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Host plant acceptance in a generalist insect: threshold, feedback or choice?

In: Behaviour
Authors:
Lachlan C. Jones School of Biological Sciences, The University of Queensland, Brisbane, QLD, Australia

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Michelle A. Rafter Health and Biosecurity, Commonwealth Science and Industrial Research Organisation, Ecosciences Precinct, Brisbane, QLD, Australia

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Gimme H. Walter School of Biological Sciences, The University of Queensland, Brisbane, QLD, Australia

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Abstract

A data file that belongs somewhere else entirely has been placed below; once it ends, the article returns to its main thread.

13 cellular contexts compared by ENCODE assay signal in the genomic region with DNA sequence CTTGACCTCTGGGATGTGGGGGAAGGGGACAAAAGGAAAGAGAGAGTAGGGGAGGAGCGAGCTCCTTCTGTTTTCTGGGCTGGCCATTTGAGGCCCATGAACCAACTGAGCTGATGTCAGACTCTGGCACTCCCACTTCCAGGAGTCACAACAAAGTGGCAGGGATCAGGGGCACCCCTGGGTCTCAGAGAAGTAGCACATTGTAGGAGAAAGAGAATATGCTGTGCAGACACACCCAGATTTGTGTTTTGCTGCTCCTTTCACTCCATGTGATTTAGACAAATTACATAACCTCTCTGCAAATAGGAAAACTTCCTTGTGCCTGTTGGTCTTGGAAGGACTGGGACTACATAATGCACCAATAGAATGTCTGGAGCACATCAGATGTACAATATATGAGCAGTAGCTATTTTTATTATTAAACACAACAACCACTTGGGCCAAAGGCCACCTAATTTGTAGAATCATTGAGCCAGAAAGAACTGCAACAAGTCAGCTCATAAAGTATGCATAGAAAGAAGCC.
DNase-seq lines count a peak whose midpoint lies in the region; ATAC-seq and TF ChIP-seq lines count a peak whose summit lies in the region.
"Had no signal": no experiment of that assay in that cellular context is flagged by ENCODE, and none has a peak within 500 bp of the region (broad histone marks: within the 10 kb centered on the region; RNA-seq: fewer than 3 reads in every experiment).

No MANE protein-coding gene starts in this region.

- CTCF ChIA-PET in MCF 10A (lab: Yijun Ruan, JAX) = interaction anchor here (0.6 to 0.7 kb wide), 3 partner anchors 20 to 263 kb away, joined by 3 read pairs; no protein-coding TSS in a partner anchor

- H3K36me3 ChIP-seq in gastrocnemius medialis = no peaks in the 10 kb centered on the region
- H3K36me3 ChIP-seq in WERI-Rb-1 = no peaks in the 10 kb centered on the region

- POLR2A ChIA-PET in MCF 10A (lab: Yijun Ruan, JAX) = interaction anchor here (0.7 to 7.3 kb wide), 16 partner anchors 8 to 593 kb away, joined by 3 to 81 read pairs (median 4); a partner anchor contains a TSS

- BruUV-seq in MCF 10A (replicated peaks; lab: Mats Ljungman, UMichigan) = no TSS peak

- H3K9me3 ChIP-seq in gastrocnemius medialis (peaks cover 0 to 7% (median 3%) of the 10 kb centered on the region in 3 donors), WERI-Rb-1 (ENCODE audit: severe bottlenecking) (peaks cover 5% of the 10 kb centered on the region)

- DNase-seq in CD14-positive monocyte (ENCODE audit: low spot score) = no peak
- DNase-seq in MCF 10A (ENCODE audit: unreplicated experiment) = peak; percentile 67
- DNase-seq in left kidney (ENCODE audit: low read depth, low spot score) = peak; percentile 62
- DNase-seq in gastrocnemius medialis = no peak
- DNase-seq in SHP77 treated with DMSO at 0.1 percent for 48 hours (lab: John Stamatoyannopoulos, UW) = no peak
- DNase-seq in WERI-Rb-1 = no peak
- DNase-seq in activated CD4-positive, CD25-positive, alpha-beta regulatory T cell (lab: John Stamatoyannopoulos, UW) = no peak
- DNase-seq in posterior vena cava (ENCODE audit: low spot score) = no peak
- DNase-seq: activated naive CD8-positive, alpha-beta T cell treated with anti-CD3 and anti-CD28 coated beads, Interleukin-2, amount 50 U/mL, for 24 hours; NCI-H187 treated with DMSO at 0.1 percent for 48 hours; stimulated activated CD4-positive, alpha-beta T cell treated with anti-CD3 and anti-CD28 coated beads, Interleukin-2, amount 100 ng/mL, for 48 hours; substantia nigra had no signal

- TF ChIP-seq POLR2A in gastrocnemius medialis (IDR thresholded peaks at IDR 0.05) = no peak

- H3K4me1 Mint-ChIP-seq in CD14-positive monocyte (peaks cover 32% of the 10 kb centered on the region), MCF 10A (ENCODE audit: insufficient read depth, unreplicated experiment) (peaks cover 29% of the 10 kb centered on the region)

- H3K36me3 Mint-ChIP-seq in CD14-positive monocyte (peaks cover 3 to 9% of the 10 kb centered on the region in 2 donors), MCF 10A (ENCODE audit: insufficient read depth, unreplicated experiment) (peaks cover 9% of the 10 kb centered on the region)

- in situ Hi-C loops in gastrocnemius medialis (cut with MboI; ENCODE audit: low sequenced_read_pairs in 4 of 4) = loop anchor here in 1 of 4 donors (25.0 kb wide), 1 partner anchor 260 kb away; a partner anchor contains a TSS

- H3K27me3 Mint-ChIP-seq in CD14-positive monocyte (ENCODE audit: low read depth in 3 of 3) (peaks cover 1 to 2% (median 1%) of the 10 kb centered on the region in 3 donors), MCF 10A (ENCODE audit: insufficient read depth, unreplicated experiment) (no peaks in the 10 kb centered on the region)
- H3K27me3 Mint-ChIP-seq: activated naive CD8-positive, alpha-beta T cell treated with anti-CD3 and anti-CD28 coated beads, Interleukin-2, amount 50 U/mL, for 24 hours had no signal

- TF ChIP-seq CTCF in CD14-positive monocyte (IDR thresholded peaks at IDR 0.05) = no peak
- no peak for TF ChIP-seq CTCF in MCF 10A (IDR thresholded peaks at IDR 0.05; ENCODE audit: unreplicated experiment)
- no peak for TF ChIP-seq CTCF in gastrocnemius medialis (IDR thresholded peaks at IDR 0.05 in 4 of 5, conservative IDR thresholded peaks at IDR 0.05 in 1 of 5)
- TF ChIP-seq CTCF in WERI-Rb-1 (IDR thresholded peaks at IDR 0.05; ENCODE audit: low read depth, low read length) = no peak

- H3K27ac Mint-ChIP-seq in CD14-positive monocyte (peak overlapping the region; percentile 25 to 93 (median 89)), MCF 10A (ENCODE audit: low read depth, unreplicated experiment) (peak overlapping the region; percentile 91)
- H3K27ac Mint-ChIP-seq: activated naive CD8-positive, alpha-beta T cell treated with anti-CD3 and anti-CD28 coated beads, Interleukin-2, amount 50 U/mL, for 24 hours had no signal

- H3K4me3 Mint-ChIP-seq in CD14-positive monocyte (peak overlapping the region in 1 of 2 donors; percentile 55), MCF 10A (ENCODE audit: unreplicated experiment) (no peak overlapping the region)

Generalist insect herbivores feed mainly on one or more primary host species, but unlike specialists they also accept numerous secondary hosts. This raises the question of how generalists retain a broad host range yet allocate most of their eggs to primary hosts. We considered three possible explanations. (1) Threshold: secondary hosts are accepted less readily than primary hosts. (2) Feedback loop: insects ovipositing on primary hosts lay subsequent eggs faster than on secondary hosts. (3) Choice: insects compare plant cues sensed over a certain period and oviposit on preferred plants. We measured time and number of landings leading to egg-laying in a generalist moth, Helicoverpa punctigera, on a primary host and two secondary hosts and recorded subsequent egg-laying rates on each. The moths typically accepted only the primary host on the first landing and laid subsequent eggs on this host earlier in the night, indicating thresholds and feedback operate together.

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